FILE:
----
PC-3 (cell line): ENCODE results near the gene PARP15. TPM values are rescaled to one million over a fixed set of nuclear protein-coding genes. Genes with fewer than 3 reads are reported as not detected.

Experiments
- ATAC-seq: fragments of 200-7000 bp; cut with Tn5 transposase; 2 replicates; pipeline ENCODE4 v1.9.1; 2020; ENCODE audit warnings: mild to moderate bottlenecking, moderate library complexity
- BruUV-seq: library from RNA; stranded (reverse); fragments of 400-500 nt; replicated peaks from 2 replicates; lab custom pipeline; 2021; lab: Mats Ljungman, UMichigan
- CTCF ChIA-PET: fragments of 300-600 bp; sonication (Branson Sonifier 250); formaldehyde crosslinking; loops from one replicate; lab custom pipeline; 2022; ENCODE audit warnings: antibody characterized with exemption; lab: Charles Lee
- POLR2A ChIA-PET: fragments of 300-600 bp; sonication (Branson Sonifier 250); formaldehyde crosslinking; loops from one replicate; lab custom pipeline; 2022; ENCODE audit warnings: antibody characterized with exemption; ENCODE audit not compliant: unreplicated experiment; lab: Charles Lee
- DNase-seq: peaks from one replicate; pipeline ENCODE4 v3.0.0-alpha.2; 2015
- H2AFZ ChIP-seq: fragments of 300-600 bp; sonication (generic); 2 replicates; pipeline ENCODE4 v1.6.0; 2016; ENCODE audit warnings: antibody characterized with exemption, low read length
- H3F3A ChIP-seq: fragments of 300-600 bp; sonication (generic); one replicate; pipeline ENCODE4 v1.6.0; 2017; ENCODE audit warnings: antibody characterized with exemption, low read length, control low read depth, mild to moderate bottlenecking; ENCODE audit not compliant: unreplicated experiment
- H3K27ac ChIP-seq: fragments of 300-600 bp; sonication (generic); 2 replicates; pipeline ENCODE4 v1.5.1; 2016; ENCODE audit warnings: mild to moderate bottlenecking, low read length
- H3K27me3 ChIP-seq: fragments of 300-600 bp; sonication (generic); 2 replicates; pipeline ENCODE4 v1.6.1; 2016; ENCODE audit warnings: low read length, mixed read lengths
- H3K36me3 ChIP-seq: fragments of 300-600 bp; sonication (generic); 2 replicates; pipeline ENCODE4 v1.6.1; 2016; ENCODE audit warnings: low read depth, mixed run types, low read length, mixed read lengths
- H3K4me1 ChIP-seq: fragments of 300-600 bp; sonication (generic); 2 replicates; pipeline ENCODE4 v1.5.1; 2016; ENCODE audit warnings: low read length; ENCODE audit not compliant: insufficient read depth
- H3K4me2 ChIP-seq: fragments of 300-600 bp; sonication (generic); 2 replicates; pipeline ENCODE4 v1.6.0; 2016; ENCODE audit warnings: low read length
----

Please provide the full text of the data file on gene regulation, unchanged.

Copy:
PC-3 (cell line): ENCODE results near the gene PARP15. TPM values are rescaled to one million over a fixed set of nuclear protein-coding genes. Genes with fewer than 3 reads are reported as not detected.

Experiments
- ATAC-seq: fragments of 200-7000 bp; cut with Tn5 transposase; 2 replicates; pipeline ENCODE4 v1.9.1; 2020; ENCODE audit warnings: mild to moderate bottlenecking, moderate library complexity
- BruUV-seq: library from RNA; stranded (reverse); fragments of 400-500 nt; replicated peaks from 2 replicates; lab custom pipeline; 2021; lab: Mats Ljungman, UMichigan
- CTCF ChIA-PET: fragments of 300-600 bp; sonication (Branson Sonifier 250); formaldehyde crosslinking; loops from one replicate; lab custom pipeline; 2022; ENCODE audit warnings: antibody characterized with exemption; lab: Charles Lee
- POLR2A ChIA-PET: fragments of 300-600 bp; sonication (Branson Sonifier 250); formaldehyde crosslinking; loops from one replicate; lab custom pipeline; 2022; ENCODE audit warnings: antibody characterized with exemption; ENCODE audit not compliant: unreplicated experiment; lab: Charles Lee
- DNase-seq: peaks from one replicate; pipeline ENCODE4 v3.0.0-alpha.2; 2015
- H2AFZ ChIP-seq: fragments of 300-600 bp; sonication (generic); 2 replicates; pipeline ENCODE4 v1.6.0; 2016; ENCODE audit warnings: antibody characterized with exemption, low read length
- H3F3A ChIP-seq: fragments of 300-600 bp; sonication (generic); one replicate; pipeline ENCODE4 v1.6.0; 2017; ENCODE audit warnings: antibody characterized with exemption, low read length, control low read depth, mild to moderate bottlenecking; ENCODE audit not compliant: unreplicated experiment
- H3K27ac ChIP-seq: fragments of 300-600 bp; sonication (generic); 2 replicates; pipeline ENCODE4 v1.5.1; 2016; ENCODE audit warnings: mild to moderate bottlenecking, low read length
- H3K27me3 ChIP-seq: fragments of 300-600 bp; sonication (generic); 2 replicates; pipeline ENCODE4 v1.6.1; 2016; ENCODE audit warnings: low read length, mixed read lengths
- H3K36me3 ChIP-seq: fragments of 300-600 bp; sonication (generic); 2 replicates; pipeline ENCODE4 v1.6.1; 2016; ENCODE audit warnings: low read depth, mixed run types, low read length, mixed read lengths
- H3K4me1 ChIP-seq: fragments of 300-600 bp; sonication (generic); 2 replicates; pipeline ENCODE4 v1.5.1; 2016; ENCODE audit warnings: low read length; ENCODE audit not compliant: insufficient read depth
- H3K4me2 ChIP-seq: fragments of 300-600 bp; sonication (generic); 2 replicates; pipeline ENCODE4 v1.6.0; 2016; ENCODE audit warnings: low read length